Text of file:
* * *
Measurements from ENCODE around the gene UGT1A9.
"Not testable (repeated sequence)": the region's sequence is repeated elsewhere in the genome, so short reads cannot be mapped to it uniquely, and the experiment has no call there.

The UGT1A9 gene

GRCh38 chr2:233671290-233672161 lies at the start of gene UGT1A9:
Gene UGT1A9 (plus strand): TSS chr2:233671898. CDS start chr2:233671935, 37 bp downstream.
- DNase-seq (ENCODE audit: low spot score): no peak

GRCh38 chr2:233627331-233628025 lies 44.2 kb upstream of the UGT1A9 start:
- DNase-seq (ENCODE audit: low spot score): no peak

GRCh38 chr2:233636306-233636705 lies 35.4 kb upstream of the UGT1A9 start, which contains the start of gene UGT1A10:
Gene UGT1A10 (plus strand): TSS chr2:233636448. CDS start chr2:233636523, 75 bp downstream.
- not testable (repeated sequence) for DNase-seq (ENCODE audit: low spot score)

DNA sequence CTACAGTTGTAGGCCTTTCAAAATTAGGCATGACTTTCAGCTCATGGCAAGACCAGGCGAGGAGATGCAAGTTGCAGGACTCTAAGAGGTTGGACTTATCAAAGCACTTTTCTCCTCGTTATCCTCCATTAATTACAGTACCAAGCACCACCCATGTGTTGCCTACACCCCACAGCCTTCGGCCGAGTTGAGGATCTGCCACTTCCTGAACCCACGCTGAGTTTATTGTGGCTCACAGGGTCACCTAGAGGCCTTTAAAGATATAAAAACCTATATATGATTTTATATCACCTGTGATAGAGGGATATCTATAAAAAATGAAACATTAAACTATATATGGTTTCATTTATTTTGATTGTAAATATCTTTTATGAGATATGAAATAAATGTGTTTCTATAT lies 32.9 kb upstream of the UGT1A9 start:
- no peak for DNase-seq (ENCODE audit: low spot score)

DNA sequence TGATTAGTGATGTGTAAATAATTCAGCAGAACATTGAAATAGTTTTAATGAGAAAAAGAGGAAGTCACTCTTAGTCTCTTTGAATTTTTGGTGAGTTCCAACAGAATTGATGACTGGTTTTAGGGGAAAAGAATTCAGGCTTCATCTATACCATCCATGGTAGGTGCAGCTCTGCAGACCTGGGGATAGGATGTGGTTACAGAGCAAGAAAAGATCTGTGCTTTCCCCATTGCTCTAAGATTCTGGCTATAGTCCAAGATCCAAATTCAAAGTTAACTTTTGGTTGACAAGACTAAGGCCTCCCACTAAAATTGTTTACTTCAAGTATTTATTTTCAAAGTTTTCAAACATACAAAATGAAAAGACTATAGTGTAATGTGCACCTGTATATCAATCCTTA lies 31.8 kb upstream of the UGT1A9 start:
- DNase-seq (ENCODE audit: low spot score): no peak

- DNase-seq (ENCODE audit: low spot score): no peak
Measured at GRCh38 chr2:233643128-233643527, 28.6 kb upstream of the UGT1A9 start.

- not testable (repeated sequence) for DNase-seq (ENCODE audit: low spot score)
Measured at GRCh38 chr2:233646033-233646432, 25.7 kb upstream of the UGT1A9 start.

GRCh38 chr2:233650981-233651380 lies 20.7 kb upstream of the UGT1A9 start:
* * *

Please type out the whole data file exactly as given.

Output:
Measurements from ENCODE around the gene UGT1A9.
"Not testable (repeated sequence)": the region's sequence is repeated elsewhere in the genome, so short reads cannot be mapped to it uniquely, and the experiment has no call there.

The UGT1A9 gene

GRCh38 chr2:233671290-233672161 lies at the start of gene UGT1A9:
Gene UGT1A9 (plus strand): TSS chr2:233671898. CDS start chr2:233671935, 37 bp downstream.
- DNase-seq (ENCODE audit: low spot score): no peak

GRCh38 chr2:233627331-233628025 lies 44.2 kb upstream of the UGT1A9 start:
- DNase-seq (ENCODE audit: low spot score): no peak

GRCh38 chr2:233636306-233636705 lies 35.4 kb upstream of the UGT1A9 start, which contains the start of gene UGT1A10:
Gene UGT1A10 (plus strand): TSS chr2:233636448. CDS start chr2:233636523, 75 bp downstream.
- not testable (repeated sequence) for DNase-seq (ENCODE audit: low spot score)

DNA sequence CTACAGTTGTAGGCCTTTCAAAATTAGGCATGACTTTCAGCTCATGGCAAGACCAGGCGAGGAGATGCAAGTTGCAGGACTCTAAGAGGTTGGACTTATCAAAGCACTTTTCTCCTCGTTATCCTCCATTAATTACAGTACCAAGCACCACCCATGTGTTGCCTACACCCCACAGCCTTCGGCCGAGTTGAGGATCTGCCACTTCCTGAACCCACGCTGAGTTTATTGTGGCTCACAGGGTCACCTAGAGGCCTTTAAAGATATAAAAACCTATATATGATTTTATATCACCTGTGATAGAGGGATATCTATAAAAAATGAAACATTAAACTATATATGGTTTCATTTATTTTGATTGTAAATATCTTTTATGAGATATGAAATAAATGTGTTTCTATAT lies 32.9 kb upstream of the UGT1A9 start:
- no peak for DNase-seq (ENCODE audit: low spot score)

DNA sequence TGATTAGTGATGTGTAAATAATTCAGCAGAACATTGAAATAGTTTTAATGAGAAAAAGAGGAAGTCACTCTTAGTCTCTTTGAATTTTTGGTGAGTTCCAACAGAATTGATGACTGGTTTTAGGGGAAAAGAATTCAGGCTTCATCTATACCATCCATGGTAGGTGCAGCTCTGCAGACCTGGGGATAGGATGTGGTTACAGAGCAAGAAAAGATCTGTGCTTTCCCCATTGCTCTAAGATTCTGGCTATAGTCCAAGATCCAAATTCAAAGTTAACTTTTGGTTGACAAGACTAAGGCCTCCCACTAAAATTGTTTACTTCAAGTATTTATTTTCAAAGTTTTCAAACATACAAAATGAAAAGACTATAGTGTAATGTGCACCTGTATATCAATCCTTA lies 31.8 kb upstream of the UGT1A9 start:
- DNase-seq (ENCODE audit: low spot score): no peak

- DNase-seq (ENCODE audit: low spot score): no peak
Measured at GRCh38 chr2:233643128-233643527, 28.6 kb upstream of the UGT1A9 start.

- not testable (repeated sequence) for DNase-seq (ENCODE audit: low spot score)
Measured at GRCh38 chr2:233646033-233646432, 25.7 kb upstream of the UGT1A9 start.

GRCh38 chr2:233650981-233651380 lies 20.7 kb upstream of the UGT1A9 start: